“There is no effective system of European security now, which would be moderated by Nato. As soon as a serious war began in Europe, Nato quickly stepped aside,” Podolyak said.
“We propose a ‘Ukrainian model of security guarantees’, which implies the immediate and legally verified participation of a number of guarantor countries in the conflict on the side of Ukraine, if someone again encroaches on its territorial integrity,” he added.
Ukraine, Podolyak added, would as part of any deal “definitely retain its own army”. He also played down the significance of a ban on foreign bases in Ukraine, saying that was already precluded by Ukrainian law.
Two of the people said the putative deal also included provisions on enshrining rights for the Russian language in Ukraine, where it is widely spoken though Ukrainian is the only official language. Russia has framed its invasion as an attempt to protect Russian speakers in Ukraine from what it claims is “genocide” by “neo-Nazis”.
The biggest sticking point remains Russia’s demand that Ukraine recognise its 2014 annexation of Crimea and the independence of two separatist statelets in the eastern Donbas border region.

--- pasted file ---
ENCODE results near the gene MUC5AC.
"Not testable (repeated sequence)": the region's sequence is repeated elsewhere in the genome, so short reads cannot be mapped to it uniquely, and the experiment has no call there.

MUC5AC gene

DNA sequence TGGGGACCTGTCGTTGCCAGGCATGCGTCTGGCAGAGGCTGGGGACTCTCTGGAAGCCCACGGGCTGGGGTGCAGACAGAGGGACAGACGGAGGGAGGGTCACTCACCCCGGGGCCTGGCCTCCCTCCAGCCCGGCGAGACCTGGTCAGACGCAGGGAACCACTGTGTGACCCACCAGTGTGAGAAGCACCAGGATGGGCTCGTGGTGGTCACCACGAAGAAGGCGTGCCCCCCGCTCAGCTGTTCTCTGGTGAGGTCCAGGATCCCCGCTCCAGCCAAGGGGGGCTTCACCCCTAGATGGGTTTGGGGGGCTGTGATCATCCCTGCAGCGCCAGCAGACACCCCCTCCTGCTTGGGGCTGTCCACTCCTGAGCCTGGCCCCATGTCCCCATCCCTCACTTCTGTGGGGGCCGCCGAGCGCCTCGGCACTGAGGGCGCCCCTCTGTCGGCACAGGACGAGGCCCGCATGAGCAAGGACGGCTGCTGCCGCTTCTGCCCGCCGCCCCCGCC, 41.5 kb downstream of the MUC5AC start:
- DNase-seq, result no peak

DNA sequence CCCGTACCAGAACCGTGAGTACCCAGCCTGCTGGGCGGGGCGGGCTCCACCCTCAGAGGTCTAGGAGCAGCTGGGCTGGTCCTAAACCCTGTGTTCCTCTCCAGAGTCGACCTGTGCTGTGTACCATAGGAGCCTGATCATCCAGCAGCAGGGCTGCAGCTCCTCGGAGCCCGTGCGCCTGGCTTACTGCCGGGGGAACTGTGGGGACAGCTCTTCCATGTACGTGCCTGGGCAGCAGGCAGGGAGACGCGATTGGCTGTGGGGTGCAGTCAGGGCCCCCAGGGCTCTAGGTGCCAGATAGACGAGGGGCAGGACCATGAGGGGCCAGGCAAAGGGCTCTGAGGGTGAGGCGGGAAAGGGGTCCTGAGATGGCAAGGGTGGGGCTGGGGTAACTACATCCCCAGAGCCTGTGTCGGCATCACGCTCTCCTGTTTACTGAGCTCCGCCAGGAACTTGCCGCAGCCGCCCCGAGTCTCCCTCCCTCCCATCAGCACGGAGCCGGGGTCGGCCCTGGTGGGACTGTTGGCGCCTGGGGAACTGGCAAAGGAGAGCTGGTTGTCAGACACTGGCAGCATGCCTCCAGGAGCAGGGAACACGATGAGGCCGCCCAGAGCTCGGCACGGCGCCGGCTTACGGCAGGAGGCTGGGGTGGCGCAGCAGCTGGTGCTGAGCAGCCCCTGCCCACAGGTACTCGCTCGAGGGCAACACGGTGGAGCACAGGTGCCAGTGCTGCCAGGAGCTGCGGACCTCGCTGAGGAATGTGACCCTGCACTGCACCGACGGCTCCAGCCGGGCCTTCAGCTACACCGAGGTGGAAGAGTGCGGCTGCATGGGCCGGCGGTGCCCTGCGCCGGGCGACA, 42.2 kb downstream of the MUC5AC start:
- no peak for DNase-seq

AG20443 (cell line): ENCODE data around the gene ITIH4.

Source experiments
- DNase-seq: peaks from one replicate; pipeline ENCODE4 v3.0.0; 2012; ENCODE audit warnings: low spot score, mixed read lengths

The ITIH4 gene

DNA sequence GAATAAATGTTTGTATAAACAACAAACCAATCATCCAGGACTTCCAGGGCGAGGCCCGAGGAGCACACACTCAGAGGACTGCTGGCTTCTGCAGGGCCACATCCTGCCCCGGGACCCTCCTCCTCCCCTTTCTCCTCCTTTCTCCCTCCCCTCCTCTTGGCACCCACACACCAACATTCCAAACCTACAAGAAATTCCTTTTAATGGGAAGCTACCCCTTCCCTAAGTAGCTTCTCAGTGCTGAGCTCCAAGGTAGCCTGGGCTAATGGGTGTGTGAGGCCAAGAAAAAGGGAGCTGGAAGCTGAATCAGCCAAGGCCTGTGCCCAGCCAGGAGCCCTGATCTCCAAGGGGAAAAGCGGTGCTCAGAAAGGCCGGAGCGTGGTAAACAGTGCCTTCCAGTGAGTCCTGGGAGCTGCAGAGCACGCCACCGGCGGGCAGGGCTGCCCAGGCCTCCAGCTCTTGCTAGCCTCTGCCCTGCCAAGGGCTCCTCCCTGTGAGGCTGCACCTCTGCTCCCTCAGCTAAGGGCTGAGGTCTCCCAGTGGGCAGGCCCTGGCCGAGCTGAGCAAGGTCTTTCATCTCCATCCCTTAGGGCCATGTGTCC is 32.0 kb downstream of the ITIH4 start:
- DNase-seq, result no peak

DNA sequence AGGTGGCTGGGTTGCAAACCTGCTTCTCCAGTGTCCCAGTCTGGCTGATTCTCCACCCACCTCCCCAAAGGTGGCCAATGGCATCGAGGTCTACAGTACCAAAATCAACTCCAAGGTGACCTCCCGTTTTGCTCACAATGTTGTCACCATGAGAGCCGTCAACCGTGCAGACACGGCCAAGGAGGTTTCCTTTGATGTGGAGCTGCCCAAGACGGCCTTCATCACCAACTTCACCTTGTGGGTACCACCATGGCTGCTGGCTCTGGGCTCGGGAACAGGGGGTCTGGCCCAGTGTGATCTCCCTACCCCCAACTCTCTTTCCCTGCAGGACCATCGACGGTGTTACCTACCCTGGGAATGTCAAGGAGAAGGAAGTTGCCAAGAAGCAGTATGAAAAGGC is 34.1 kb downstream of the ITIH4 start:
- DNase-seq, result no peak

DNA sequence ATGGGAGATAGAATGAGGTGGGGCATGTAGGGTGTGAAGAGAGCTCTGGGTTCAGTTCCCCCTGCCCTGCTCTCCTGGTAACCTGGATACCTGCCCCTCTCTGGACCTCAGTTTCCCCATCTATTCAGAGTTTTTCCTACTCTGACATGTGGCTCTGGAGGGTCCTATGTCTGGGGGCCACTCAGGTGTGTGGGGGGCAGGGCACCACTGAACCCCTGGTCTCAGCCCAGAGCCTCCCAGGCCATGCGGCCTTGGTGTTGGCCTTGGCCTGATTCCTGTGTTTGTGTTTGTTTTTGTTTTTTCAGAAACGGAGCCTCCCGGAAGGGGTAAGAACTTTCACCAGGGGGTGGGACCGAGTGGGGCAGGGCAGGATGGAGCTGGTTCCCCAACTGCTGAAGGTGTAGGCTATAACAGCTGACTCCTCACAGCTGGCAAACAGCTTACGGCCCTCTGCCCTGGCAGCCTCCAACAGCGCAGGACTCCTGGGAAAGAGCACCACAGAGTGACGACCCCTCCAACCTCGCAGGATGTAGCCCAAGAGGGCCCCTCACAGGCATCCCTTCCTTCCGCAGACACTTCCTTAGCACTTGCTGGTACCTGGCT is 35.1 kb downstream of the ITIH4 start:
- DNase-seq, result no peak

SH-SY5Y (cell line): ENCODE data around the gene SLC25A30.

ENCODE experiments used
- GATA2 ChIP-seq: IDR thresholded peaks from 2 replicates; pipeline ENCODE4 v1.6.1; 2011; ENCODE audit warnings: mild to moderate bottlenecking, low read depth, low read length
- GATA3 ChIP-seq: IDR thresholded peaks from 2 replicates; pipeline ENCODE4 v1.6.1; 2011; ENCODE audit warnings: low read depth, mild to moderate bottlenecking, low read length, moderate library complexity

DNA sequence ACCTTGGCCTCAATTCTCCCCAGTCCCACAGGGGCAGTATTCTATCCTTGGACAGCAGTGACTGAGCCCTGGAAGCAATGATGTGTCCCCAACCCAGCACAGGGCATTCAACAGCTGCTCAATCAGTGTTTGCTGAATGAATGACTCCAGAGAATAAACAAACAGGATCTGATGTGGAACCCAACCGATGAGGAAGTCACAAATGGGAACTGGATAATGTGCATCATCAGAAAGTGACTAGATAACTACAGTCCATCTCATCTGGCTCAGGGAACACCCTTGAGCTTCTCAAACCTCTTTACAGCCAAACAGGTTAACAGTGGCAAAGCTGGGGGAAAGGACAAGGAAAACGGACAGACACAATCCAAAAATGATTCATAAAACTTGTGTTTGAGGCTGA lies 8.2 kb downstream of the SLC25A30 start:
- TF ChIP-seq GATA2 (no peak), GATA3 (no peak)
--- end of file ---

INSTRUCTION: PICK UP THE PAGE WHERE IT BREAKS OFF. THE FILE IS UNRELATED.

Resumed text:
Ukraine has refused but was willing to compartmentalise the issue, Podolyak said.
US president Joe Biden has approved a package of new military aid for Ukraine including anti-aircraft weapons and drones in order to bolster the country’s defences against Russia’s invasion.
Biden’s move followed a gut-wrenching appeal earlier on Wednesday from Zelensky for members of Congress and Biden to help his country as it fights back against Russia’s assault.
While Biden has refused to entertain US troops on the ground, or enforcing a no-fly zone over Ukraine, he signed an $800mn security aid package on Wednesday that sharply increased the military help for Kyiv.
“We’re going to give Ukraine the army to fight and defend themselves through all the difficult days ahead,” he said.
The new package includes drones — which the president said showed America’s “commitment to send in our most cutting-edge systems to Ukraine for its defence”.
Additional reporting by Laura Pitel in Ankara and Henry Foy in Brussels
Letter in response to this article:
Ukraine cannot rely on foreign security guarantees / From Ethan S Burger, Chevy Chase, MD, US